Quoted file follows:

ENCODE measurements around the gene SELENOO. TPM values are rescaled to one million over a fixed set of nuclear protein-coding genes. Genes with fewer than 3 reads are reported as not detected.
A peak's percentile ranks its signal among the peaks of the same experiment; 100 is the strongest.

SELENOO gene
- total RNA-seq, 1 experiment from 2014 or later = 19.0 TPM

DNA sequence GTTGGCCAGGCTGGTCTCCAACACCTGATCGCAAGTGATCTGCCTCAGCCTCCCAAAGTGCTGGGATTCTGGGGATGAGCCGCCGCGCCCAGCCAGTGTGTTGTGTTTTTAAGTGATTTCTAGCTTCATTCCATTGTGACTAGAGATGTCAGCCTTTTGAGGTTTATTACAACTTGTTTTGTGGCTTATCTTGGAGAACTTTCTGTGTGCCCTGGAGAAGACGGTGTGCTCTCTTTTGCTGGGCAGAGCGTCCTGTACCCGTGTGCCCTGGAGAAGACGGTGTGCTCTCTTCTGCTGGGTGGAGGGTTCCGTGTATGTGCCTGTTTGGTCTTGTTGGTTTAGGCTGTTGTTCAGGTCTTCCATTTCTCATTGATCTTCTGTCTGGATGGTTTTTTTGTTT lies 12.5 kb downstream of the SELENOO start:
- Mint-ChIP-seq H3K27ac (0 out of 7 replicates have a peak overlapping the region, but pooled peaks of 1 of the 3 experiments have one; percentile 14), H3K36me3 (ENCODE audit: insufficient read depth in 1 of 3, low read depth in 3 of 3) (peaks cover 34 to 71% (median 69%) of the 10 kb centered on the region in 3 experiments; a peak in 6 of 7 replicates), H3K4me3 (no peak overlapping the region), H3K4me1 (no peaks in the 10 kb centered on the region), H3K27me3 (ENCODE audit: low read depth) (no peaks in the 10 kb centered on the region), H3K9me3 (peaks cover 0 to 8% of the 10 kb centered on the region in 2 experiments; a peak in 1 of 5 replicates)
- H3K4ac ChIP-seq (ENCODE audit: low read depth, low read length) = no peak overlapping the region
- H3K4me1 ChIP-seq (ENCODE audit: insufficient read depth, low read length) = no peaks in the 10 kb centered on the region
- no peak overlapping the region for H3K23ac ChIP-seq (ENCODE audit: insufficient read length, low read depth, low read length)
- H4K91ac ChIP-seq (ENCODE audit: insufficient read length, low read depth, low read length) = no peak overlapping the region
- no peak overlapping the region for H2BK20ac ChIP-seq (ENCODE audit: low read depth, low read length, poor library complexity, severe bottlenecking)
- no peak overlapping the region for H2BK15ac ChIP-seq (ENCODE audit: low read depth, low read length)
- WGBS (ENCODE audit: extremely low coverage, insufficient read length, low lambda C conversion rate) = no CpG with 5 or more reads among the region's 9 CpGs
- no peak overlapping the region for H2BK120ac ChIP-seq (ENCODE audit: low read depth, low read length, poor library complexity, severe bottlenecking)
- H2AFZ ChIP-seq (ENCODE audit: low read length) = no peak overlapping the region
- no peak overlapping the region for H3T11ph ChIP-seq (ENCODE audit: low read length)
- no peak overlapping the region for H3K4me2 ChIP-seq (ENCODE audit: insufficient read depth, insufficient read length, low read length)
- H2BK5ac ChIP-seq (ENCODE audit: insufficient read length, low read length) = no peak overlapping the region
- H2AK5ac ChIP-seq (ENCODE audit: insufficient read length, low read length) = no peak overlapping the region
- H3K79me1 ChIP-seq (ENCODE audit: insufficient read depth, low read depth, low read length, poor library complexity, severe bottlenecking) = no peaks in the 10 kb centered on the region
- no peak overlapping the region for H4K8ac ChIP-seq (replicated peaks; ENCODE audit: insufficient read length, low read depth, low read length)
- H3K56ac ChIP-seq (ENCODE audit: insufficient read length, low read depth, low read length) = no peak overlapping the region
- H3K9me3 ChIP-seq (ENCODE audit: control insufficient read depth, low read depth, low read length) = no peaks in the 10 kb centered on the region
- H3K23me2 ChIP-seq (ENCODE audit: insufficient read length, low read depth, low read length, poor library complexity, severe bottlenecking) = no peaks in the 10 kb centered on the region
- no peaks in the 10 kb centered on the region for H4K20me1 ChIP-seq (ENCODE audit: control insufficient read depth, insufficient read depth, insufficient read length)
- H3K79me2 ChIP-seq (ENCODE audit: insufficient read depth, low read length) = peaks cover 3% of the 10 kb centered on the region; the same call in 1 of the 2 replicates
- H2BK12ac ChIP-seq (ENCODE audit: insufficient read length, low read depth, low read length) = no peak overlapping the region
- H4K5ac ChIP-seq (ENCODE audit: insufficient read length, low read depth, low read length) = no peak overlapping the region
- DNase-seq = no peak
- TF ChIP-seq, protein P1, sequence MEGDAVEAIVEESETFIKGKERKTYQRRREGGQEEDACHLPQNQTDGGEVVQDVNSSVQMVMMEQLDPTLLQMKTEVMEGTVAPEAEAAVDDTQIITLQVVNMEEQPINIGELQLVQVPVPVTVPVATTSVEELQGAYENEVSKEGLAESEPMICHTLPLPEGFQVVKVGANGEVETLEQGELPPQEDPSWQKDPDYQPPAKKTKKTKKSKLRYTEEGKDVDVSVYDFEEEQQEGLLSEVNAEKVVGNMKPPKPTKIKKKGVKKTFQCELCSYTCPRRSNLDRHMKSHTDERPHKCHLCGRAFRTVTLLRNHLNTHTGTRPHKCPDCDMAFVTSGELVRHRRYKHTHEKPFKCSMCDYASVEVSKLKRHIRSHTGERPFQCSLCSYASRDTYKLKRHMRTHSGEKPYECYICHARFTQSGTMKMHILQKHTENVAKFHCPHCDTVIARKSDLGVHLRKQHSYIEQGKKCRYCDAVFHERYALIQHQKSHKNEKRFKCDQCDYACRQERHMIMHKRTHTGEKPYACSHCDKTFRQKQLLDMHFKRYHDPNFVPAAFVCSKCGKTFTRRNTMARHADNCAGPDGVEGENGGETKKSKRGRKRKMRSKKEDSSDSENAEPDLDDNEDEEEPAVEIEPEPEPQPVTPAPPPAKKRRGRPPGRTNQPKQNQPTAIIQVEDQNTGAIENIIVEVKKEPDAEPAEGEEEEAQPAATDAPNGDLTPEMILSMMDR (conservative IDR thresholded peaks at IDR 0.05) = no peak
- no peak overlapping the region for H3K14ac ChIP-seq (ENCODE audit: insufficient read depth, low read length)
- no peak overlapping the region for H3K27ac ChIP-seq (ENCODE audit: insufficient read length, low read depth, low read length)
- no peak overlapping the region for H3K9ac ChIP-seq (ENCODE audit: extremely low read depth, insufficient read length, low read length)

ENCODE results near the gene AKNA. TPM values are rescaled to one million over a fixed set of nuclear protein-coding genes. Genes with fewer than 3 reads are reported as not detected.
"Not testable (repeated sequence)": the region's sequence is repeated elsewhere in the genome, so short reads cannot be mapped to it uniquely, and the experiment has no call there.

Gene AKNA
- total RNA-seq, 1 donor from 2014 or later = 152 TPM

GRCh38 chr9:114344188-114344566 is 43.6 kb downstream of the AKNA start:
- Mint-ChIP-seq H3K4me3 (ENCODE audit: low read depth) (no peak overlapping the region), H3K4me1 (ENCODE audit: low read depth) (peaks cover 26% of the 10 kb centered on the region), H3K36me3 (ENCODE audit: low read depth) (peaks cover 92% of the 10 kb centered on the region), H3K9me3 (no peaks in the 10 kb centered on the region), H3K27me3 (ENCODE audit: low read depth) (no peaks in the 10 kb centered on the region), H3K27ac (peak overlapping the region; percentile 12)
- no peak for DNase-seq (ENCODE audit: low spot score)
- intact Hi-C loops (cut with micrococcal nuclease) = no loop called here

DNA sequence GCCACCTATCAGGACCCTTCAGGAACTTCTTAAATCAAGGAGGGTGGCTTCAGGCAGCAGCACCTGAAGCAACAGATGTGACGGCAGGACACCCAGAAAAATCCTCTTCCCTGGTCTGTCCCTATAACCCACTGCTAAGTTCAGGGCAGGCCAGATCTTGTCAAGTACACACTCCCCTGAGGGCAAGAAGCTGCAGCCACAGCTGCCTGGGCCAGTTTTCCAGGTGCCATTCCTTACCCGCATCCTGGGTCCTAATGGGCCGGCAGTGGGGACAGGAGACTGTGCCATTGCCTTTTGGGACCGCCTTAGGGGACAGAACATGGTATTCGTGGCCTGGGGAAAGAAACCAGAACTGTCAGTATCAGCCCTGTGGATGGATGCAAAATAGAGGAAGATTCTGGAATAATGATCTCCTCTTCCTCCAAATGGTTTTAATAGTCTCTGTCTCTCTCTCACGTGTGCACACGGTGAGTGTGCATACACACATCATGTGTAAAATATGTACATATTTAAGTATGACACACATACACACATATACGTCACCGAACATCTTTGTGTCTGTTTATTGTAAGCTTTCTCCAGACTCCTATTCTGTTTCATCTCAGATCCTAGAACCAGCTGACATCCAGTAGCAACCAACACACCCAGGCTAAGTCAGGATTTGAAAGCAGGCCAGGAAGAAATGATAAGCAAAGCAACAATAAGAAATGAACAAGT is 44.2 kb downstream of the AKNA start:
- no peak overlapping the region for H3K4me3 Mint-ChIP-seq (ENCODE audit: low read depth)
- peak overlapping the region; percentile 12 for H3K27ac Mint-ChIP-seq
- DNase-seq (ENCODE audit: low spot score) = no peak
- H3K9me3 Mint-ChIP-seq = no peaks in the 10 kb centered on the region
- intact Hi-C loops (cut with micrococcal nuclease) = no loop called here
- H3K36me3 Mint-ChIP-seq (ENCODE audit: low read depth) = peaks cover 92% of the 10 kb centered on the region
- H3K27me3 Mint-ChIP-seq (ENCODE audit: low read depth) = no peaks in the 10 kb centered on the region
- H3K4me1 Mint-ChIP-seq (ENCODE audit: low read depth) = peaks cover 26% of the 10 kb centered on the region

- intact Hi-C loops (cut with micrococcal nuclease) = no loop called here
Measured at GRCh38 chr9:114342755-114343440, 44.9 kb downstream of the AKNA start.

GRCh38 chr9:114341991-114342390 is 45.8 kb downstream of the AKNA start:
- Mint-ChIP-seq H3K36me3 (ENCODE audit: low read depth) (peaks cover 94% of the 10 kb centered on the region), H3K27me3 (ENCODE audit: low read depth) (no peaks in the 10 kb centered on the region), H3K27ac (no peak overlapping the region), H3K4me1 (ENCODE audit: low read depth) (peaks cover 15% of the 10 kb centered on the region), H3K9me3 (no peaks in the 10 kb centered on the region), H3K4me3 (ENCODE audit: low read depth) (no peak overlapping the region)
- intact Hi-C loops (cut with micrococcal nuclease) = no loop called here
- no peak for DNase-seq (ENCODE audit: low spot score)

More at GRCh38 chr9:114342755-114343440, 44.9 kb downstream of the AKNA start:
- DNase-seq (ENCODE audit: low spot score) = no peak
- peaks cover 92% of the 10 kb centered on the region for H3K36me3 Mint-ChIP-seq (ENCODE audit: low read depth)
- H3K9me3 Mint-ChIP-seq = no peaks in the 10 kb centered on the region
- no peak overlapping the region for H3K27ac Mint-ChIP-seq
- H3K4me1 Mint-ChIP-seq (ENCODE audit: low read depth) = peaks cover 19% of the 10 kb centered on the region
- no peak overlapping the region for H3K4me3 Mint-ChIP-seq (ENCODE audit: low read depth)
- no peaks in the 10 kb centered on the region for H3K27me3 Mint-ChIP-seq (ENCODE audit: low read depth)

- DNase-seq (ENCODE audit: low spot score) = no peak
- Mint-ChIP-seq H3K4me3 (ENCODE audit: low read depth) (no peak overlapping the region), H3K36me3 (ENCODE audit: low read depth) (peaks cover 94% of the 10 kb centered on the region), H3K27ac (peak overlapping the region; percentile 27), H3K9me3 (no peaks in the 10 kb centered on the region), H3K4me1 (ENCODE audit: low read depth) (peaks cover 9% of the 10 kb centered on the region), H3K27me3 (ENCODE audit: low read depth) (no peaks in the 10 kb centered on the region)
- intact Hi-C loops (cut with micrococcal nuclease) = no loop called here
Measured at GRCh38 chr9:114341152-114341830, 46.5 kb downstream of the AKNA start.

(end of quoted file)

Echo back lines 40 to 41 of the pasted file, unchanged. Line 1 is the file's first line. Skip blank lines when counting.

- no peak for DNase-seq (ENCODE audit: low spot score)
- intact Hi-C loops (cut with micrococcal nuclease) = no loop called here